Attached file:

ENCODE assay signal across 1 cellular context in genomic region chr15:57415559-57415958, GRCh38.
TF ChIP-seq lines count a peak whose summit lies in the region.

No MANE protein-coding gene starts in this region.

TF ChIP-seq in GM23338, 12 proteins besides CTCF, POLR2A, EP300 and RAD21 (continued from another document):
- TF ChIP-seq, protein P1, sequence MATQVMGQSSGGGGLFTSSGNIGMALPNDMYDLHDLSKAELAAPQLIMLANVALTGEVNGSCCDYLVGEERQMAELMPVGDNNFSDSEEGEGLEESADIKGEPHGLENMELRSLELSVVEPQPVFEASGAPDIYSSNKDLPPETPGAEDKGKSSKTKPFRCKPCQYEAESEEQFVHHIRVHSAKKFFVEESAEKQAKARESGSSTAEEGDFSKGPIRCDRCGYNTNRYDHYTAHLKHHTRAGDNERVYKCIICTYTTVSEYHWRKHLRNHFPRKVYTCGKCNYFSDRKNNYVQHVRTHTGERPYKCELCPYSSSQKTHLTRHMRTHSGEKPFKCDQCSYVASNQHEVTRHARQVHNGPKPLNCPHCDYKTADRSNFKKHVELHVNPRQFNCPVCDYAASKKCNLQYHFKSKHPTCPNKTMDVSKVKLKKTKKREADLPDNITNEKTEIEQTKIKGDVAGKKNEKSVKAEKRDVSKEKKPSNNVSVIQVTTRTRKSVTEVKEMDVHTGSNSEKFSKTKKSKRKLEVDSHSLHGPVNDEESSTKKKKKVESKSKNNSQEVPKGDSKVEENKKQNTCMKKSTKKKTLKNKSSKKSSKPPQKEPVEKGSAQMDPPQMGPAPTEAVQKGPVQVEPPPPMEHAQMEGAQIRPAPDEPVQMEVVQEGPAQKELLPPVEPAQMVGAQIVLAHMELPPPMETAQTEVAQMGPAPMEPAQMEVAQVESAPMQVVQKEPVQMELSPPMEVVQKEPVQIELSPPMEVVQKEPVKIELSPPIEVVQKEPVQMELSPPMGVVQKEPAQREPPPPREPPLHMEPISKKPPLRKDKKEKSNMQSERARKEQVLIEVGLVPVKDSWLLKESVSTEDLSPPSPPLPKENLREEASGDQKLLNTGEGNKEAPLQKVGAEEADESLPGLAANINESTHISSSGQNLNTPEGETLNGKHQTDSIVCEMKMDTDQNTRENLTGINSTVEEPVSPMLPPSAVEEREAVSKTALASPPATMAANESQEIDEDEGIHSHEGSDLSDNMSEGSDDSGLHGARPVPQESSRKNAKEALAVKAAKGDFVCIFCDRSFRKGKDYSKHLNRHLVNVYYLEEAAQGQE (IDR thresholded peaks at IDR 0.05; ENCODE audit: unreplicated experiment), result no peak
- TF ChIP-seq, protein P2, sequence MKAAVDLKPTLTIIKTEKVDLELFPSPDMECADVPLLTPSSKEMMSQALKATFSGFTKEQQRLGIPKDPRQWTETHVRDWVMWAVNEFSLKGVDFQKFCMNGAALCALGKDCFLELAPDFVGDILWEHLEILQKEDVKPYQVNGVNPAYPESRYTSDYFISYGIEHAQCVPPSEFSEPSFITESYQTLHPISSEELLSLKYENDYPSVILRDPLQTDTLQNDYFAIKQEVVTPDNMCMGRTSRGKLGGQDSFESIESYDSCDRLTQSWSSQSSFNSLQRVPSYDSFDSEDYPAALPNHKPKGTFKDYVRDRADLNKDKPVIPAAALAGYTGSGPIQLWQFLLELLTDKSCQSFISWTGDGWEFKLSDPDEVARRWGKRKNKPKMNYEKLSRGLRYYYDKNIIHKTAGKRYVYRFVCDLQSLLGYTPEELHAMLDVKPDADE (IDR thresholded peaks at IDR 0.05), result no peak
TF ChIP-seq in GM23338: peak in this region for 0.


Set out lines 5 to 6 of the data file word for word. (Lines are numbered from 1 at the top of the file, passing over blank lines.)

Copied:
- TF ChIP-seq, protein P1, sequence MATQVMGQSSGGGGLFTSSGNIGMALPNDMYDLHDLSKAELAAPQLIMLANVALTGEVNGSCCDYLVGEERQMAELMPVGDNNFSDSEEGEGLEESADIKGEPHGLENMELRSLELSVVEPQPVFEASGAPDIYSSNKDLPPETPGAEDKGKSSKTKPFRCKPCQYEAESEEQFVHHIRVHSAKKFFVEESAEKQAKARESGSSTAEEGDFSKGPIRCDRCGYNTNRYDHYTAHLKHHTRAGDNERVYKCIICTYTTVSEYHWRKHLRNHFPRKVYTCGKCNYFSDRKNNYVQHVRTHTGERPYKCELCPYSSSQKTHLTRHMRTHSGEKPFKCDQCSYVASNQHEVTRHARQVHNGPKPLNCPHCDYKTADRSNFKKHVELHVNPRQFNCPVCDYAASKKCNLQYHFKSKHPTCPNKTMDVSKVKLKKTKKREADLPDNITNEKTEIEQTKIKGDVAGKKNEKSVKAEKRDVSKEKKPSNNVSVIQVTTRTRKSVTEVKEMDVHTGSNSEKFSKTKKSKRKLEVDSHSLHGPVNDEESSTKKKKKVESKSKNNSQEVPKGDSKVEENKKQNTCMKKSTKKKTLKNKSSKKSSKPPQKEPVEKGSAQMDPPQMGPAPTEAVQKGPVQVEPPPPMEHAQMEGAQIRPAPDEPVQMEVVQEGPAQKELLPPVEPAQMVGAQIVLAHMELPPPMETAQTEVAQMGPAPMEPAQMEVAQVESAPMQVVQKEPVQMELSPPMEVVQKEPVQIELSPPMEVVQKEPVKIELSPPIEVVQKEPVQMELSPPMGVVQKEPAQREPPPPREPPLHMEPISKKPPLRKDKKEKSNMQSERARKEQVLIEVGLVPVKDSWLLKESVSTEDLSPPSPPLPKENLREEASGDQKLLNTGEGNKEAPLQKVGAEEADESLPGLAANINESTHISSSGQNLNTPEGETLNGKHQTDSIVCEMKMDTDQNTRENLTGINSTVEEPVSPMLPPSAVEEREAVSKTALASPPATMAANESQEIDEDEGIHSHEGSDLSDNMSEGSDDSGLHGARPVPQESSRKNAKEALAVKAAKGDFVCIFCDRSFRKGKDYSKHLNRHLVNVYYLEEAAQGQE (IDR thresholded peaks at IDR 0.05; ENCODE audit: unreplicated experiment), result no peak
- TF ChIP-seq, protein P2, sequence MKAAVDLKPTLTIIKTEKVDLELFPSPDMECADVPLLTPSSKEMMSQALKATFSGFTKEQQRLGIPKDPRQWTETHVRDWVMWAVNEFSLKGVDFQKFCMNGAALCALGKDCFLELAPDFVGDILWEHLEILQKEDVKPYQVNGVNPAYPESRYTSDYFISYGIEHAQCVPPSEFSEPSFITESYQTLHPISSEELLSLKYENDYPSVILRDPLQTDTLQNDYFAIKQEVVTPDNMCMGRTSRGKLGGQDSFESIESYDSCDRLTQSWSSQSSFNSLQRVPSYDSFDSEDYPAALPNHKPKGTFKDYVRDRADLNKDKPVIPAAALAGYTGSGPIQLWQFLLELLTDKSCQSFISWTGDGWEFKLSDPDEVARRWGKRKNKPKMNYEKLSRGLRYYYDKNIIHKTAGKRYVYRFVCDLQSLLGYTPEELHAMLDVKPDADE (IDR thresholded peaks at IDR 0.05), result no peak